English hubs and phonics roadshows to improve literacy in schools

PUBLISHED: 06:55 13 February 2018

Golden Valley Primary School pupils reading books in reading area.

Golden Valley Primary School pupils reading books in reading area.


New English hubs will be set up across the country as part of a Government initiative to improve literacy in schools.

Usborne has teamed up with the North Somerset Times to support our Books For Schools campaign.Usborne has teamed up with the North Somerset Times to support our Books For Schools campaign.

A new centre of excellence for literacy teaching will be created in the next couple of months, followed by a national network of 35 hubs across the UK by the autumn.

The centre will enable education professionals to share best practice, with a particular focus on language and literacy teaching in reception.

From April, new phonics and reading partnerships will be set up to drive improvements in teaching and phonics roadshows will also run across the country.

The Government is investing millions of pounds into the initiatives to try to raise standards and improve basic reading skills.

Kevin Lynch, headteacher at Golden Valley Primary School in Nailsea, said: “A significant factor in pupils’ early language development and engagement is early experiences of books and speaking/listening before they attend school. There has been a significant shift in the use of technology and tablets to ‘occupy’ children at the expense of visiting the local library every week and enjoying sharing books and reading stories, for example.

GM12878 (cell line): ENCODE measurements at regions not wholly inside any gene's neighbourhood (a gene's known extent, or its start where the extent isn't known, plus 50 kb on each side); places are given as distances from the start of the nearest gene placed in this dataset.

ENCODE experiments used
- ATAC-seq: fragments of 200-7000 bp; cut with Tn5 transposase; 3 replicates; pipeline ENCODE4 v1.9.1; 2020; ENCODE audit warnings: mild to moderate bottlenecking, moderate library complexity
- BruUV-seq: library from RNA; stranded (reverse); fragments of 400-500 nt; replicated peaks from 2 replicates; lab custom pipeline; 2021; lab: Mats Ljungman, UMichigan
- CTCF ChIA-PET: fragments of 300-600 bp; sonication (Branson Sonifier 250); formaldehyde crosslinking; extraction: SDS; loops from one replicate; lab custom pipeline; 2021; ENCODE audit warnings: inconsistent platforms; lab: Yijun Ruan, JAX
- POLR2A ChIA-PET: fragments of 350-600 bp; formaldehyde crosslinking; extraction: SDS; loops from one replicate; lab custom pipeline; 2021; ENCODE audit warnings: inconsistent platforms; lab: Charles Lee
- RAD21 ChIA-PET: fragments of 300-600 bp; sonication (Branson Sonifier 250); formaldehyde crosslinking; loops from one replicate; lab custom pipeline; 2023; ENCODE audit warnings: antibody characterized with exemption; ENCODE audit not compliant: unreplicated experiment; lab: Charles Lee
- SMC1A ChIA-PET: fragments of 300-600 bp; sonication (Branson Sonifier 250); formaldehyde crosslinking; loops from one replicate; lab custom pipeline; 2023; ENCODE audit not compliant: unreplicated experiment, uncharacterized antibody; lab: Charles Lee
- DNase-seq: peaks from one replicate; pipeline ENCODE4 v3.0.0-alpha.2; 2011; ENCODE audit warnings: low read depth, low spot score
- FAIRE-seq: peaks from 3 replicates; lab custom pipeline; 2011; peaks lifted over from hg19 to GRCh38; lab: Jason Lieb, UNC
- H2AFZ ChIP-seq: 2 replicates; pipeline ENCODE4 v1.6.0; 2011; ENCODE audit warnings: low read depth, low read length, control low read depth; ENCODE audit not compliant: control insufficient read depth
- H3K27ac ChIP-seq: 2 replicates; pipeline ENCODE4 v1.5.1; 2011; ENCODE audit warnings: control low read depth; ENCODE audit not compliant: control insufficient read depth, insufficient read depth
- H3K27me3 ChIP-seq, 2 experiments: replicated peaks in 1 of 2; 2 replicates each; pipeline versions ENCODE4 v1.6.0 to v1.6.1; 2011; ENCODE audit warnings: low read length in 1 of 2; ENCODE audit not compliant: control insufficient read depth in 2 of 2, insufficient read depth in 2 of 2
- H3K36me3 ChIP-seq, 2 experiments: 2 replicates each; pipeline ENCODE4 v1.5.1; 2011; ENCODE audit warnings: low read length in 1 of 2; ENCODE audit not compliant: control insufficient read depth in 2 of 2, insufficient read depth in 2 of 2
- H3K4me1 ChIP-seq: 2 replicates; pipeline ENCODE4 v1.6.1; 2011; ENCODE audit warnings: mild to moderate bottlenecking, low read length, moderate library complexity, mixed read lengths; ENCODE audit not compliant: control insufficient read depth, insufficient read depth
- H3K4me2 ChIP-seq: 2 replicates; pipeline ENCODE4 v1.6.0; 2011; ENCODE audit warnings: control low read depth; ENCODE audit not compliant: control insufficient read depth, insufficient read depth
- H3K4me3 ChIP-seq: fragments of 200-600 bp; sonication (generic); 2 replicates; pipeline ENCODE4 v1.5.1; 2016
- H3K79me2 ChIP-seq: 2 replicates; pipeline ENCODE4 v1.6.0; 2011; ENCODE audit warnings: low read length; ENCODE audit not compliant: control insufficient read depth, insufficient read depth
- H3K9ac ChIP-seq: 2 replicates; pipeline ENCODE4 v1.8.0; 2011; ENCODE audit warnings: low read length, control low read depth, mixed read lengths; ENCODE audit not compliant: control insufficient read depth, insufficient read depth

“So initiatives to encourage reading and a love of books with preschool children should, in my opinion, feature very highly in any Government plans.”

The hubs will be similar to the maths hubs which were launched in 2014 and bring together education professionals to develop best practice.

Education Secretary Justine Greening said: “The literacy investment will help make sure that not just most, but every child arrives at school with the vocabulary levels they need to learn.

“And our investment will mean once they are at school, every child will get the best literacy teaching. We’ve already seen what a difference our approach on phonics has made for children in England.”

The Times is running a Books For Schools campaign to help cash-strapped primary schools provide more books to children.

People can donate books and gift vouchers so we can give out 100 books to a school each month. Donations can be left with Portishead Town Council at Folk Hall or at Clevedon Community Bookshop, in Copse Road.

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